Neurocognitive outcomes in adults following cerebral hypoxia: A systematic literature review

Naomi N M Brownlee, F Colin Wilson, David B Curran, Nigel Lyttle, John P McCann

Research output: Contribution to journalReview articlepeer-review

13 Citations (Scopus)


BACKGROUND: Hypoxic ischemic brain injury (HIBI) occurs as a result of complete or partial disruption of cerebral oxygen supply. The physical and cognitive sequelae of adults following hypoxia varies widely.

OBJECTIVE: To systematically review studies exploring the neuropsychological outcomes following hypoxic brain insult in adults.

METHODS: Data was sourced using six databases (CINAHL, Cochrane, Embase, Medline, PsycInfo and Web of Science). Initial MESH terms identified 2,962 articles. After a three-stage independent review process, 18 articles, 9 case studies and 9 group studies were available for data synthesis from 1990-2012. Case study data was converted to standardised scores and compared to available test norms. Cohen's d was calculated to permit group data interpretation.

RESULTS: Intellectual decrement was observed in some studies although difficult to delineate given the lack of use of measures of premorbid ability. Cognitive sequelae varied albeit with predominant disturbance in verbal memory, learning ability and executive function observed across studies. Wechsler Memory Scale Revised (WMS-R) visual memory was comparable to normative data. Impaired Rey Osterrieth Complex Figure (ROCFT) performance was found among group studies. Across visuo-constructional and attention domains, performance varied, although no significant difference relative to reported means was observed.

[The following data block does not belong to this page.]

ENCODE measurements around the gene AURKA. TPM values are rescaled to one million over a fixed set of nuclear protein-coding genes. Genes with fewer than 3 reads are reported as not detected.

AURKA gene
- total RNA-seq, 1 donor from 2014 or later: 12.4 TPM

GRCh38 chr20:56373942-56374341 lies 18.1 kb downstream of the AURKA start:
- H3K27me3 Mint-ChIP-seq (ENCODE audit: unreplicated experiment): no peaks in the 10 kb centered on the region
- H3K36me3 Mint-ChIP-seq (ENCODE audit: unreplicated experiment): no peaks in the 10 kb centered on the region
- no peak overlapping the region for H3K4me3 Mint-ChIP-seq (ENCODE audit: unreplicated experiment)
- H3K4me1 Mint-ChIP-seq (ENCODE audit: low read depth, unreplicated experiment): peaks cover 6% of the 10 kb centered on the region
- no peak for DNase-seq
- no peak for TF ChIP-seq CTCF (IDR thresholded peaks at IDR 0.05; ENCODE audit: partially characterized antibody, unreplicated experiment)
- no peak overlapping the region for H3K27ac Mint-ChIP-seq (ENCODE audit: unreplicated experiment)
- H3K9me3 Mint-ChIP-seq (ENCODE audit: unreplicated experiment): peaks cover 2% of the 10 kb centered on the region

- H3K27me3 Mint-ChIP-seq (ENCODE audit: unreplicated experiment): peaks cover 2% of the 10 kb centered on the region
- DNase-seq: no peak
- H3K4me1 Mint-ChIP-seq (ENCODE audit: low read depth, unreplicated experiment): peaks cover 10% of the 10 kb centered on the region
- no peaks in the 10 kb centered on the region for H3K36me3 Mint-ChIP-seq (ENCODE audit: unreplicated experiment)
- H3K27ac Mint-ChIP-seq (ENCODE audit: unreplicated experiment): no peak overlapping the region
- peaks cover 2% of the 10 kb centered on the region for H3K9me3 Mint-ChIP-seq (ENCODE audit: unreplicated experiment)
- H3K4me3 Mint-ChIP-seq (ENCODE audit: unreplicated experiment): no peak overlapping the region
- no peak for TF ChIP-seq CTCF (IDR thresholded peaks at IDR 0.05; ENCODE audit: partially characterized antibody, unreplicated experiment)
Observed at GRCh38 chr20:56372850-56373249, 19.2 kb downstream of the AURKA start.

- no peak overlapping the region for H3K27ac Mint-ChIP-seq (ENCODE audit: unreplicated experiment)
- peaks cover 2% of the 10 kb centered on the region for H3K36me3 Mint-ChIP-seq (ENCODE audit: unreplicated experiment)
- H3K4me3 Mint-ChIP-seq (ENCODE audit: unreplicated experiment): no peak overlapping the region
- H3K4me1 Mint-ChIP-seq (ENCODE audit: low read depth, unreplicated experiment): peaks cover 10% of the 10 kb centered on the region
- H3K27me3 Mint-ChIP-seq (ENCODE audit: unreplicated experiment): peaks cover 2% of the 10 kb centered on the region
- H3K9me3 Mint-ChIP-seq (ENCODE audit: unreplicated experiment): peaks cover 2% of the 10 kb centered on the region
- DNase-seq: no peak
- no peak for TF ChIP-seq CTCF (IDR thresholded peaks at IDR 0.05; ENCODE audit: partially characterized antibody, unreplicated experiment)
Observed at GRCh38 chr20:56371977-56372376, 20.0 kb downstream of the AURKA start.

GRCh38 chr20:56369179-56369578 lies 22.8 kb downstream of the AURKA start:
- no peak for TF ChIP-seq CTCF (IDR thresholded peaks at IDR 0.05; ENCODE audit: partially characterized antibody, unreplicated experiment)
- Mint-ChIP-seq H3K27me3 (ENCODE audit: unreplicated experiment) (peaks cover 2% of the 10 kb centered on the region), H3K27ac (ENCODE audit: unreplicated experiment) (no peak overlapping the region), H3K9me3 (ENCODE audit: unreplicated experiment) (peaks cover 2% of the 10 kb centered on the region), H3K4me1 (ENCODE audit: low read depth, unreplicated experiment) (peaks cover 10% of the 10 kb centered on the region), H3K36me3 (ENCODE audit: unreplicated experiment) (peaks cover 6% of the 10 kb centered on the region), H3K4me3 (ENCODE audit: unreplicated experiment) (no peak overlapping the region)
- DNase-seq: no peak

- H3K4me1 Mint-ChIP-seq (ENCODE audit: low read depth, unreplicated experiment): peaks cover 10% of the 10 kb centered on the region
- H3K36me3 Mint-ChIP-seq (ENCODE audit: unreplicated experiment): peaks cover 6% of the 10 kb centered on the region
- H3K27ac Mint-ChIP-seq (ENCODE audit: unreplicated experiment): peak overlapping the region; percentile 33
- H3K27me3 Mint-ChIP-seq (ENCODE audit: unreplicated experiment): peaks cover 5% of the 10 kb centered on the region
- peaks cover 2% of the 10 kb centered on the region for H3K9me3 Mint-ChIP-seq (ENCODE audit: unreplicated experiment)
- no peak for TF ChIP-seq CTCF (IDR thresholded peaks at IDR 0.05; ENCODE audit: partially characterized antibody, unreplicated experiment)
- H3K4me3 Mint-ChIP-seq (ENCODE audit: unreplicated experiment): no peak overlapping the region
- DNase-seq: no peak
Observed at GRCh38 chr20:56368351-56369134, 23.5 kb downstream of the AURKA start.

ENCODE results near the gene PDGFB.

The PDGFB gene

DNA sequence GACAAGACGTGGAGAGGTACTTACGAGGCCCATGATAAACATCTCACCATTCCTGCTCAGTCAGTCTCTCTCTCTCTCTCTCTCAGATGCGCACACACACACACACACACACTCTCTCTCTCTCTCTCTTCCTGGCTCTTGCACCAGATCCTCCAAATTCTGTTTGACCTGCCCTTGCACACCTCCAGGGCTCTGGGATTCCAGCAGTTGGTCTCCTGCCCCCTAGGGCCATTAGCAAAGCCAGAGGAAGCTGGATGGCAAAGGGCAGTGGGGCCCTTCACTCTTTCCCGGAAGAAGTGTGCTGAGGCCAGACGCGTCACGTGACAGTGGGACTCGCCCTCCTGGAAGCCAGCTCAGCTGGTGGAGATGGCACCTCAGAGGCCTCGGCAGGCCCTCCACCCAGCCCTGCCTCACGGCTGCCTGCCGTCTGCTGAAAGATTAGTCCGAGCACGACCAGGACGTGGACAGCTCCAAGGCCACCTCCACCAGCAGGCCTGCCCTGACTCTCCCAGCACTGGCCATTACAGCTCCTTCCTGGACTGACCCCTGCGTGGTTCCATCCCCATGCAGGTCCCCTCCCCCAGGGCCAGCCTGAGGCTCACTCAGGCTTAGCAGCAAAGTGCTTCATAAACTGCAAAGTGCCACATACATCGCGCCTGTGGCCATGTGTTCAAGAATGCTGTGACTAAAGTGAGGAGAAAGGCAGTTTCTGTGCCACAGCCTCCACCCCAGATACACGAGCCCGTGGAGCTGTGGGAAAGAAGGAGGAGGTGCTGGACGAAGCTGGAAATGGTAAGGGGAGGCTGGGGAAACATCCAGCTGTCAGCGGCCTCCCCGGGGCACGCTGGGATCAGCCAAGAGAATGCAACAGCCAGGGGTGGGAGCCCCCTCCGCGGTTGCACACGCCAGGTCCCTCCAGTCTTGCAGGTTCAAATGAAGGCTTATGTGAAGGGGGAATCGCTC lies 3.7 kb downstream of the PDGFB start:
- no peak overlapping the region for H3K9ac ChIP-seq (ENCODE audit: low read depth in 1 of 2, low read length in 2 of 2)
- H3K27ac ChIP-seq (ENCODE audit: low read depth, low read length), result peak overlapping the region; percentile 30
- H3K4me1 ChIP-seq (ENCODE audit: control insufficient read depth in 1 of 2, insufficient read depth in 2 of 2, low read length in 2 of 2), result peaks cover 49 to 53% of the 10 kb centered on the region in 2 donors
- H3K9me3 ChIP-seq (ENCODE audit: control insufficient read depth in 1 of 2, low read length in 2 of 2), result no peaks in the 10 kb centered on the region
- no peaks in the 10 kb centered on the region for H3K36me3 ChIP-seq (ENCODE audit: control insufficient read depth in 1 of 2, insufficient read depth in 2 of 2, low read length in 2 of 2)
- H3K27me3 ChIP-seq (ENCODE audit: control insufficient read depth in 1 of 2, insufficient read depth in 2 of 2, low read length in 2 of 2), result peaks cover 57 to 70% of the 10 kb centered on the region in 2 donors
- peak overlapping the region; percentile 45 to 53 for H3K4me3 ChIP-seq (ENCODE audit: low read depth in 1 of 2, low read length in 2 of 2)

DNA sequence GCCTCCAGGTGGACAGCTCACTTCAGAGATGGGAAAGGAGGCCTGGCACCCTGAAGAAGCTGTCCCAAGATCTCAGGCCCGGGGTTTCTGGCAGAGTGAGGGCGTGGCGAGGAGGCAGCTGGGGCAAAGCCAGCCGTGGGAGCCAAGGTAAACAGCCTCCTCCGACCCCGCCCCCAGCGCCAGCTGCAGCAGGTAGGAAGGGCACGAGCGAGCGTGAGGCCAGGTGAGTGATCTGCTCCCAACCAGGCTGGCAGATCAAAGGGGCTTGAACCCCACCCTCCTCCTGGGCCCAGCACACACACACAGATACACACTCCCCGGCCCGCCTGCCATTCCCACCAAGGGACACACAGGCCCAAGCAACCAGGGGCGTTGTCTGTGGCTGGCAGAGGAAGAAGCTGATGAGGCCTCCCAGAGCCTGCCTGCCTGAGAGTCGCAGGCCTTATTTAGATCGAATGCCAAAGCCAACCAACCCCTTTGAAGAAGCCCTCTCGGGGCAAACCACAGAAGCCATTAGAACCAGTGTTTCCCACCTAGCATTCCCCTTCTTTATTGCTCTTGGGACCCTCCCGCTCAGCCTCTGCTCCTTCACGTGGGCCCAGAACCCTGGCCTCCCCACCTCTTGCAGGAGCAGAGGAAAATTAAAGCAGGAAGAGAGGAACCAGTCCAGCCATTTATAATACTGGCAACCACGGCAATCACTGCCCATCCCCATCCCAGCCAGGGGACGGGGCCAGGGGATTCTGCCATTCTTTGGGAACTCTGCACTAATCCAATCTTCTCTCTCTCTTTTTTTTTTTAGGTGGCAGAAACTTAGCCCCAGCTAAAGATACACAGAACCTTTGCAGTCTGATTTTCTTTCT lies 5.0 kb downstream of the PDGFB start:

CONCLUSIONS: Future studies should consider the use of standardised assessment protocols, which include measures of premorbid functioning and performance validity.

Original languageEnglish
Early online date21 Jul 2020
Publication statusEarly online date - 21 Jul 2020


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